AI Foundation Models: UK CMA’s Initial Report

The CMA has set out its emerging thinking on the functioning of competition and consumer protection in the market for foundation models.

On September 18, 2023, the CMA published its initial report (the Report) on AI Foundation Models (FMs) which it describes as “large, machine learning models trained on vast amounts of data.” The publication of this report constitutes the next step in the CMA’s AI Foundation Models initial review – designed to foster an early understanding of the FM market – first launched on May 4, 2023 [CMA Website].

The Report notes the current significant levels of competition and innovation in the FM space, and goes on to evaluate possible consumer benefits and risks associated with the rapid development of FMs, from which the CMA derives a list of proposed competition and consumer protection guiding principles. These principles are intended to guide the development of the FM market in a manner which ensures open and competitive markets and emphasizes consumer protection (see Table from CMA Report Summary, page 2).

  1. Access – Entry and competitive participation in FM markets should not be unduly restricted.
  2. Accountability – Businesses developing and deploying FM are accountable for outputs provided to consumers.
  3. Choice – Consumers relying on FMs should have choices regarding FM-use within the business.
  4. Diversity – FM markets should be diverse; comprising both open and closed-source models.
  5. Fair dealing – There should be no anti-competitive conduct including self-preferencing, tying or bundling, particularly stemming from vertical integration.
  6. Flexibility – Interoperability should be encouraged so that that consumers can use multiple FMs and are not limited to a single FM “ecosystem.”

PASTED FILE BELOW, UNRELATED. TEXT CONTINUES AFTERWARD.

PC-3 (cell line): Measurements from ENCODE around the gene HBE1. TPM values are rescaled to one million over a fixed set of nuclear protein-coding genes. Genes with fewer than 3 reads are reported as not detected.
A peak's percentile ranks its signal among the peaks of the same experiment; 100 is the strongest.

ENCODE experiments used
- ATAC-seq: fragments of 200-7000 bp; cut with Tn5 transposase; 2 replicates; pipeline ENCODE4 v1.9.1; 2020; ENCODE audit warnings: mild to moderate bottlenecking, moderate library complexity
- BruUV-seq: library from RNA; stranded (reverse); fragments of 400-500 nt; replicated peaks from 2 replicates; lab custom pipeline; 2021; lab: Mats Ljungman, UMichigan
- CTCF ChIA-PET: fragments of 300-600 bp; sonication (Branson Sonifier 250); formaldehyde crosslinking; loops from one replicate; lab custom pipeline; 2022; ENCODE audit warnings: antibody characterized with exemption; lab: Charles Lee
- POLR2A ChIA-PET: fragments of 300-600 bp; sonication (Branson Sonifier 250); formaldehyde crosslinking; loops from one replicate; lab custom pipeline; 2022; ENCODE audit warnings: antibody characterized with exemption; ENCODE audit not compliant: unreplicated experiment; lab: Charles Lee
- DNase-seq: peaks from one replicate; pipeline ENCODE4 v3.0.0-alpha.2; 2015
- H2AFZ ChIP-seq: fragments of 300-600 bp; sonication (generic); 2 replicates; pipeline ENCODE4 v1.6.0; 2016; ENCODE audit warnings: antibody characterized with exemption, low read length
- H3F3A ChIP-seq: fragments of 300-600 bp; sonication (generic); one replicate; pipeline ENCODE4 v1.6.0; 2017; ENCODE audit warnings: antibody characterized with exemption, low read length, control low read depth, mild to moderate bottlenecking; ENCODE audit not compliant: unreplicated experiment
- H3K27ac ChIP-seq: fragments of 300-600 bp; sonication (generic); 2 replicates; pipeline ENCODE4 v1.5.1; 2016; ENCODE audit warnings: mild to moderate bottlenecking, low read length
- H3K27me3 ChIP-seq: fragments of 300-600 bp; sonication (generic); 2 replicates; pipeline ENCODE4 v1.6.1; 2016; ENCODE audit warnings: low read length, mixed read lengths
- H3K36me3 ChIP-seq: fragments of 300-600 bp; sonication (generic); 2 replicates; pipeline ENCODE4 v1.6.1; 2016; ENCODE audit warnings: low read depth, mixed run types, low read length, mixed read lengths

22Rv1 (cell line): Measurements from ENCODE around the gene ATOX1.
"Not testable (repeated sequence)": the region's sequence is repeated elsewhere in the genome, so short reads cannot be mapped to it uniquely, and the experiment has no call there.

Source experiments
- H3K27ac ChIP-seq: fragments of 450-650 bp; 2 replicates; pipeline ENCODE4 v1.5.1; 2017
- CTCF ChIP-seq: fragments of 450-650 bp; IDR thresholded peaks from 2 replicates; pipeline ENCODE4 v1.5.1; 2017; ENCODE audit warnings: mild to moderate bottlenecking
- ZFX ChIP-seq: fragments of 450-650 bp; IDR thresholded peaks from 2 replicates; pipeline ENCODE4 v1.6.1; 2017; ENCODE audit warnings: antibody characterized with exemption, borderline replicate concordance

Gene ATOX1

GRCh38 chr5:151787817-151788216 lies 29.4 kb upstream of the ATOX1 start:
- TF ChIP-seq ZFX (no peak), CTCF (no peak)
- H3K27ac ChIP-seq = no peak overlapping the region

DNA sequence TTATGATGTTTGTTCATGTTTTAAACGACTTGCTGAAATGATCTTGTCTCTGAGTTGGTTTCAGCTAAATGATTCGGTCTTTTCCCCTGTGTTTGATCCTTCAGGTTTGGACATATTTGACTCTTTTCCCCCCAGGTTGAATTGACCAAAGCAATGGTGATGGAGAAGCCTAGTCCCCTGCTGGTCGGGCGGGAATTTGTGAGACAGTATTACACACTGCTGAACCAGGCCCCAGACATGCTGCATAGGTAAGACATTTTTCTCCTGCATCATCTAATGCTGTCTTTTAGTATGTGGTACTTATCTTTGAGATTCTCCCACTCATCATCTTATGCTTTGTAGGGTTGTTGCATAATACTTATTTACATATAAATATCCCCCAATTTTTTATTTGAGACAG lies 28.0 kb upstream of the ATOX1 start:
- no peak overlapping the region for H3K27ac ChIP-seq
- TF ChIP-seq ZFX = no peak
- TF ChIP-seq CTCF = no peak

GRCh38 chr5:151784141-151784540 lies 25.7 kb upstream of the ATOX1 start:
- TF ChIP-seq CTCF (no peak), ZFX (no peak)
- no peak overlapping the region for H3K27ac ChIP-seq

7. Transparency – End-users should be well-informed as to FM capabilities and limitations.

The contents of the Report provide some indications of likely areas for future CMA scrutiny. For example:

  1. Vertical Integration – As alluded to in its “Fair Dealing” principle, the CMA notes “significant vertical integration” across the FM value chain, with many firms exhibiting strong market presence in both production and distribution of FMs. Where this market presence results from partnerships and strategic investments between firms, the CMA has stated that it “will closely monitor the impact of these investment, partnership and vertical integration links on competition.”
  2. Infrastructure Services – Supporting technology, such as cloud infrastructure services, is increasingly important to the development of technological innovations. The UK Office of Communications is currently conducting a market study of these services, and has proposed that the CMA investigate public cloud infrastructure services further. In the Report, the CMA concludes that if recommended in the final market report, “the CMA will carry out an independent investigation in relation to public cloud infrastructure services in the UK,” including possible “issues related to FM requirements and CSPs.